In the US, the average hourly rate of a software developer is $60, while in Asia, someone with the same skills and experience charges $40. In Eastern Europe, the fee is even lower. Therefore, US-based companies that still needed quality IT services didn’t think twice about outsourcing them to other countries. After all, hiring an in-house software developer or creating a separate department is a sizable investment, and most businesses don’t know if they can afford it in these financially uncertain times. 

More time for critical processes

Clients have high expectations of businesses these days, which means that businesses need to spend less time on maintenance and support and more time on innovation, problem-solving, and client relationships. This again is an area where outsourcing was useful, because executives can free up their schedules by forwarding maintenance and support to remote partners. Then, they can use the remaining time to strategize, find ways of coping with the crisis, or think of new ways to get closer to their clients. 

Quality solutions, delivered faster 

Not only did the COVID-19 crisis force business owners to think of innovative solutions, but also to implement them fast. However, for most businesses, that’s simply not feasible. You can’t think of an idea, recruit personnel, train it, then deliver the product within two months. Again, this is an area where outsourcing was very useful, because businesses no longer had to waste time on employee onboarding and they could proceed straight to development. 

Then there was the problem of maintenance and quality assurance. Businesses that already had an online store before the pandemic discovered that they had to implement new features or scale the existing ones to accommodate the sudden influx of visitors. When outsourcing software services, this is done relatively easy, and you don’t have to worry about dealing with this in-house. 

Outsourcing fixed the tech talent gap and recruiting slowdown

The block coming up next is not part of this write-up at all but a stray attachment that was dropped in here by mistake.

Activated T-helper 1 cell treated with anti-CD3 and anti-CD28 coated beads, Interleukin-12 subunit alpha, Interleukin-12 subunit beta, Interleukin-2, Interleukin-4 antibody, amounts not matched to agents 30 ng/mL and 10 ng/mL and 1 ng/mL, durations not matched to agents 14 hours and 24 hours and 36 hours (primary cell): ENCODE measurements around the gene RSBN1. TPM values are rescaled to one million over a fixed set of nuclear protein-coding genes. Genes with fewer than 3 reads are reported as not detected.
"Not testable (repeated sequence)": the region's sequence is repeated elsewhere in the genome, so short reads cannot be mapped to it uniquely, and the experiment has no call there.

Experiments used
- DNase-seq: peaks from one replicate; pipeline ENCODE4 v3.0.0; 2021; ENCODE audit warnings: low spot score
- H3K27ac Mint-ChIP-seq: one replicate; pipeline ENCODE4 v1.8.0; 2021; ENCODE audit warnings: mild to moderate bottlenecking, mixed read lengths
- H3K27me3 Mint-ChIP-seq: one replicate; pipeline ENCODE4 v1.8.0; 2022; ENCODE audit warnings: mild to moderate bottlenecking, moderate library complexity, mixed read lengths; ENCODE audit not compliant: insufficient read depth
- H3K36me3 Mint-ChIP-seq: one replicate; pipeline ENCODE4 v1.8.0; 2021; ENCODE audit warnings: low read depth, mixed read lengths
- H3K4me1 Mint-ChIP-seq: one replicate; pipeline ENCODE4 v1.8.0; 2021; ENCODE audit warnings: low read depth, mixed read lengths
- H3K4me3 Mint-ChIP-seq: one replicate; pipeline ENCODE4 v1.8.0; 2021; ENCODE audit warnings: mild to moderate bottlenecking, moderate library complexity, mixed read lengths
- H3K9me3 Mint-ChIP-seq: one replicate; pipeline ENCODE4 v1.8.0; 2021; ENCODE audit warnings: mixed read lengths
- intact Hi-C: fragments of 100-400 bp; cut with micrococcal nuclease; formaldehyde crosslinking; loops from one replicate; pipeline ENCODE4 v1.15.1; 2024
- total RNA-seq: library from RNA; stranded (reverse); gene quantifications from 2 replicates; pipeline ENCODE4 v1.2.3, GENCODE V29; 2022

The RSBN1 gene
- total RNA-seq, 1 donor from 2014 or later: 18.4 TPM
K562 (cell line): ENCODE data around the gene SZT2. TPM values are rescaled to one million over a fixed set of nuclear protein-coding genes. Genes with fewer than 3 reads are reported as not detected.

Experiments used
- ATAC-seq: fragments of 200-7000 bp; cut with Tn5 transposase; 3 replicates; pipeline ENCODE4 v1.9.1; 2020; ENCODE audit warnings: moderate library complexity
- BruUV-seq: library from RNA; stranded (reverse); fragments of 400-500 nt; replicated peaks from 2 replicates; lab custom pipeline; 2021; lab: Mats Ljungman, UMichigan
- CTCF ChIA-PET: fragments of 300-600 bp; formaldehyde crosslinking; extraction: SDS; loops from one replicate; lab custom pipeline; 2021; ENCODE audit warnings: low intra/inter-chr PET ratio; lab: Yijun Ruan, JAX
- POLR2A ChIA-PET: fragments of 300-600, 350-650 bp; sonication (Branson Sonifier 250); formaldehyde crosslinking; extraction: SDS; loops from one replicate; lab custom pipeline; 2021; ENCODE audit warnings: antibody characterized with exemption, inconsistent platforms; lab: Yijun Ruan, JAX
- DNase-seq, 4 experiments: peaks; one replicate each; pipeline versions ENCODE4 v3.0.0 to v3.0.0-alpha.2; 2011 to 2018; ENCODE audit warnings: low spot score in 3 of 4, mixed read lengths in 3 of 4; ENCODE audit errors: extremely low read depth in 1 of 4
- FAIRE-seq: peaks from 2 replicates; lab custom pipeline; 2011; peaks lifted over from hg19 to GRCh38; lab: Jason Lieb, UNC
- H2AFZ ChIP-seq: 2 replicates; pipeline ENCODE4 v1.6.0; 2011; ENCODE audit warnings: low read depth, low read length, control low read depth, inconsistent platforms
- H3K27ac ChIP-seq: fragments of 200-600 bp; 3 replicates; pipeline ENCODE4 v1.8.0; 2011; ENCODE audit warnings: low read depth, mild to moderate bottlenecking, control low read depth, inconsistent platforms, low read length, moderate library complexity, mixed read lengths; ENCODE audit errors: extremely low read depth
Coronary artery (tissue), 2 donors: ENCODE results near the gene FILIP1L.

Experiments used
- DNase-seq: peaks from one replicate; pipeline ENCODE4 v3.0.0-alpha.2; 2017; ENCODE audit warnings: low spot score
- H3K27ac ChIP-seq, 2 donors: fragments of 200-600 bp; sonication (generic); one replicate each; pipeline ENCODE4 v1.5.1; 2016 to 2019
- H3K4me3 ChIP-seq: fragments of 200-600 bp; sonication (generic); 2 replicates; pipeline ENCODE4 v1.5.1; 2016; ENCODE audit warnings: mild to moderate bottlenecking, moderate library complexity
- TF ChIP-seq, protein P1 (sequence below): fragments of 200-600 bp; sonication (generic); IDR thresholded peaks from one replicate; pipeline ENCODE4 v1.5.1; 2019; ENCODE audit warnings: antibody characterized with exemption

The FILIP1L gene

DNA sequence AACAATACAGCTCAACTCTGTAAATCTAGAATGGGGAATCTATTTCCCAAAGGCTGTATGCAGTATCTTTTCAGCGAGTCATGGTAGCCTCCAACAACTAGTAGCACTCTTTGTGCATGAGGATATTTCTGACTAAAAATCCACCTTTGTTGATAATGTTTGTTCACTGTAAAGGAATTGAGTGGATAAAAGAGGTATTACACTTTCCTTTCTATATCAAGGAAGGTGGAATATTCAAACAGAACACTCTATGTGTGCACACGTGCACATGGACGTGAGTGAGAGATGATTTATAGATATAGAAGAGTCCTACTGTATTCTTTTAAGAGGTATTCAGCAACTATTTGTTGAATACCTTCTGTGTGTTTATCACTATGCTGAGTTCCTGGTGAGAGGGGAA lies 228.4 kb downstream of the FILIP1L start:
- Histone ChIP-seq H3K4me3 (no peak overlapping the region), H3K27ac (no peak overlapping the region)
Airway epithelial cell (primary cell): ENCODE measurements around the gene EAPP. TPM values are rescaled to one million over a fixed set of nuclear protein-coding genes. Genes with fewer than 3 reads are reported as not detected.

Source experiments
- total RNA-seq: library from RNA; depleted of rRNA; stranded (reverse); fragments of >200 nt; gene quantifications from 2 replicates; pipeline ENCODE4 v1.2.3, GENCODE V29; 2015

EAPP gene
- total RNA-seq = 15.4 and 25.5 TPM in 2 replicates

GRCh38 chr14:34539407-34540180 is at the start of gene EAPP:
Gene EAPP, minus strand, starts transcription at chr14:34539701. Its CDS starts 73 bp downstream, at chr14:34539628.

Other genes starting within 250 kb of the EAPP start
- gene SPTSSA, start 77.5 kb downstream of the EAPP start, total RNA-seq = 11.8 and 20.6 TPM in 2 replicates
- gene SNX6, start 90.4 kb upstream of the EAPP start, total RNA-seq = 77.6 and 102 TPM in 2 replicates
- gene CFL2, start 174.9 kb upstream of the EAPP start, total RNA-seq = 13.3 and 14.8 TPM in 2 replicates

Let’s take the ideal scenario of a profitable enterprise that wasn’t disrupted by the pandemic and could still afford to invest in IT personnel. Though rare, such cases existed, especially in fields such as tech and finance, but things didn’t go that smoothly for them either. Why? Because even if companies are financially sound and have enough money to hire new people, the Coronavirus has changed recruitment and led to a tech talent gap. Demand exceeded supply before the pandemic, so it was only natural for the trend to accentuate. Many people stopped applying to jobs, either because they assumed most companies stopped hiring, or because they didn’t want to make career changes during these uncertain times. Foreign applicants who planned on coming to the US also had to cancel their plans because air travel was restricted or it was more difficult for them to obtain visas. Therefore, even those companies that were keen on insourcing decided to outsource instead (at least for the time being) because this way they could have access to talent faster. 

Due to COVID-19, one of the biggest trends in software development became even bigger. Although the context wasn’t the most fortunate, many businesses, including those that were opposed to the idea in the first place, discovered that outsourcing offers many benefits and said that they wanted to continue outsourcing post-pandemic.